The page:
Doubts regarding variables

Hi experts

I am just new to robocorp and i need to clear few of my doubts

Like for list variables we specify as @

But for datatable why we are specifying $ before variable name since it is collection

Can anyone help to clear my doubts

Regards
Nived N

Hi,

The list (@{variable}) and dictionary (&{variable}) syntax is optional when assigning variables. You can use the list syntax when assigning a Table to variable, but it is not necessary. I can try to explain the difference between them.

First off, when doing variable assignment it’s entirely valid to assign lists and dictionaries to scalar variables like this:

${my_list}=    Create list    1    2    3
${my_dict}=    Create dictionary    one=1    two=2

The reason to use the special syntax is that Robot Framework does some extra validation for you:

# This will validate that the keyword returns a list (or something list-like):
@{my_list}=    Create list    1    2    3
# This will validate that the keyword returns a dictionary (or something dictionary-like):
&{my_dict}=    Create dictionary    one=1    two=2

With dictionary variables the assignment does another thing, which is it turns it into a Robot Framework DotDict. A DotDict is otherwise identical to a normal Python dictionary, but allows accessing values through dot-notation: ${my_dict.two}.

Note: If you assigned to @{my_list}, you can always access it through ${my_list}, and vice-versa. They refer to the same variable.

The second place where this syntax is used is when calling keywords. With list or dictionary variables they are unpacked as arguments automatically. If you are familiar with the Python syntax *args or **kwargs, this is similar to that.

For example here we call the first keyword in three different ways: with individual arguments, by unpacking a list, and by unpacking a dictionary:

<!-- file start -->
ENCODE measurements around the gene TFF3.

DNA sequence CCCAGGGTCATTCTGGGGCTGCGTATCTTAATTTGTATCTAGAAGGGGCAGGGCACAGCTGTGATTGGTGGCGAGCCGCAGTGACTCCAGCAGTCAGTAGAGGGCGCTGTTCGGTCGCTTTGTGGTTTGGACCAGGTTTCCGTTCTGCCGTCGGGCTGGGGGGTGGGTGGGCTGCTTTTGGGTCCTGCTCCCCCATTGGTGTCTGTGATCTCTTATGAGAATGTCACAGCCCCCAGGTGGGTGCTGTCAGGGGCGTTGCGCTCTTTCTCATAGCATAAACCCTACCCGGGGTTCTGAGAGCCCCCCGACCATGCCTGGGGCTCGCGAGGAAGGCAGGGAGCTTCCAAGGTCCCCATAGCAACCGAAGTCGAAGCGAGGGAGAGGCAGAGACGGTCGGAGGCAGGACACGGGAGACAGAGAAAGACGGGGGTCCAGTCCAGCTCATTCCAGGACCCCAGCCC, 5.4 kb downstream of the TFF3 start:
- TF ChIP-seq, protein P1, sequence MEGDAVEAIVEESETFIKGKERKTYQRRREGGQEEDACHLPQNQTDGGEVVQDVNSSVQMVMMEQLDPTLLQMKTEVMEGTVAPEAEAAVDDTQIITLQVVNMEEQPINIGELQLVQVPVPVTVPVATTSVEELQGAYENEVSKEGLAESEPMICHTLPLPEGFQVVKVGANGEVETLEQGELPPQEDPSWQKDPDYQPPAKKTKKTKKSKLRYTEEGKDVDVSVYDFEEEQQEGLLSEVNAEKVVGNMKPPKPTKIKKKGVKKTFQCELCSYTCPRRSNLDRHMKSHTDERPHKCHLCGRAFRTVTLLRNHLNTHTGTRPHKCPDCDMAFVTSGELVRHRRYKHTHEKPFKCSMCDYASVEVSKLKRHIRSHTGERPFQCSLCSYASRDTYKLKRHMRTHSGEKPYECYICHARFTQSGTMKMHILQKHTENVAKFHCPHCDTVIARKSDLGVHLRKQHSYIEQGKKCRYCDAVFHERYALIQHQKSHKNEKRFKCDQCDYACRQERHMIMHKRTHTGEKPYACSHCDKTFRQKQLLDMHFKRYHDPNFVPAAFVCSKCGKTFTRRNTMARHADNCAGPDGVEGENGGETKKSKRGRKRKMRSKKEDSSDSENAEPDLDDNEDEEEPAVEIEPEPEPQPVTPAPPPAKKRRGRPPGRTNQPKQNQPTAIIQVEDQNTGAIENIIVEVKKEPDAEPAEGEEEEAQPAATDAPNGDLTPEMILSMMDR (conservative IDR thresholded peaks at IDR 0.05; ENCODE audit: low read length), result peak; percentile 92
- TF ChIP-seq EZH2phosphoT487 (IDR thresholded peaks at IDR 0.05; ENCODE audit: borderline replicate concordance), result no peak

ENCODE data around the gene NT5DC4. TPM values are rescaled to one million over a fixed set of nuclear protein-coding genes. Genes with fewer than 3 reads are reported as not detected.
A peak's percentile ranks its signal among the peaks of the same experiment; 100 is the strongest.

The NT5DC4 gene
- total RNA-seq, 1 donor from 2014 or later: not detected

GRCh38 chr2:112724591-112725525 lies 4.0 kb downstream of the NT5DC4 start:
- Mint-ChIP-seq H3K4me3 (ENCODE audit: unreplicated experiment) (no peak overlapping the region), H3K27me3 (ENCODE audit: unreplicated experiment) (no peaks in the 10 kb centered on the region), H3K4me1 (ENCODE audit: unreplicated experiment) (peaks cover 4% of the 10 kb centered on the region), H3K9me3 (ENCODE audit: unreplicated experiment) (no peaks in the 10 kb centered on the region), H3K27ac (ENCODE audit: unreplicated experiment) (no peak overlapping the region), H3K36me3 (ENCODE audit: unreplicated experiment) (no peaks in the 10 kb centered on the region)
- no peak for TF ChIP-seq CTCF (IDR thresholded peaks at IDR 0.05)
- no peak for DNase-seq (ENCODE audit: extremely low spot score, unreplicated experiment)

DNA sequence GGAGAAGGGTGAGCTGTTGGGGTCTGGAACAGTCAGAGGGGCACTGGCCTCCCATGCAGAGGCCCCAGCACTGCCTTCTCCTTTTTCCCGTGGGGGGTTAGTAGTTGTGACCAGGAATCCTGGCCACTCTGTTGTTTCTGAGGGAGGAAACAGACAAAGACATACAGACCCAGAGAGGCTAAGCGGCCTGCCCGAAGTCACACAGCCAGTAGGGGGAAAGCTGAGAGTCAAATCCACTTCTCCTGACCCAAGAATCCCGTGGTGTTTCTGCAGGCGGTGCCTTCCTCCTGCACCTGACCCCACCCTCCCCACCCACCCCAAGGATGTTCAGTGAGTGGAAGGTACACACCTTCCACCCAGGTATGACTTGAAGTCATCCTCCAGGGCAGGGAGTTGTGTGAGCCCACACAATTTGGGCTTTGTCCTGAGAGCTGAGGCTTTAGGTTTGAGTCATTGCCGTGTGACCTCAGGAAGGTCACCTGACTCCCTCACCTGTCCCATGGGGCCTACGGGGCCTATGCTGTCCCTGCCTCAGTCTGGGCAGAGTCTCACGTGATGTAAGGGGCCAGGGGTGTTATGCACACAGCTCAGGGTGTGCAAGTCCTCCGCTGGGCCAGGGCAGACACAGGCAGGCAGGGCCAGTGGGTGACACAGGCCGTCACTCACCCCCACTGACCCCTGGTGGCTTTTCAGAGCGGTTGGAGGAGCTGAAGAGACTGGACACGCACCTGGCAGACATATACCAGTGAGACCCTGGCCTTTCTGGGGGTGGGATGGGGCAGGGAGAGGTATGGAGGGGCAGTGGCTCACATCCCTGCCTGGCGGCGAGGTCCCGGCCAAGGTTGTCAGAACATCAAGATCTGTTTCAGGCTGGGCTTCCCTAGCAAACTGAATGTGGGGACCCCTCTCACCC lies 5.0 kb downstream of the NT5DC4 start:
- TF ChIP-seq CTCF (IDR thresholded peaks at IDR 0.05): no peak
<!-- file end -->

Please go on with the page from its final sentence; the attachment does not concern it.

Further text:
An example keyword
    [Arguments]    ${first_arg}    ${second_arg}
    Log   Got arguments ${first_arg} and ${second_arg}

A second keyword
    ${as_list}=    Create list    1  2
    ${as_dict}=    Create dictionary    first_arg=1    first_arg=2
    # All three of the following will log "Got arguments 1 and 2"
    An example keyword    1    2
    An example keyword    @{as_list}
    An example keyword    &{as_dict}

This is also why it is used when FOR looping. These two examples are identical:

Loop through scalars
    ${name_one}=    Set variable    John
    ${name_two}=    Set variable    Robert
    FOR    ${name}    IN    ${name_one}    ${name_two}    Mark
        Log    Name is ${name}
    END

Loop through list
    ${names}=    Create list    John    Robert    Mark
    FOR    ${name}    IN    @{names}
        Log    Name is ${name}
    END   

If the second FOR loop used ${names} instead of @{names}, it would not loop the names inside the list, but would instead only loop once and return the list itself.

So in conclusion: We don’t use the @-syntax when assigning a Table to a variable because it is optional, but it would work because a Table is list-like. We also have to use the @-syntax when looping over a Table, because we want to loop over the rows inside of it.

I hope this clears things up!

3 Likes

Thanks @osrjv for your nice explanation

Thanks for it

Nived N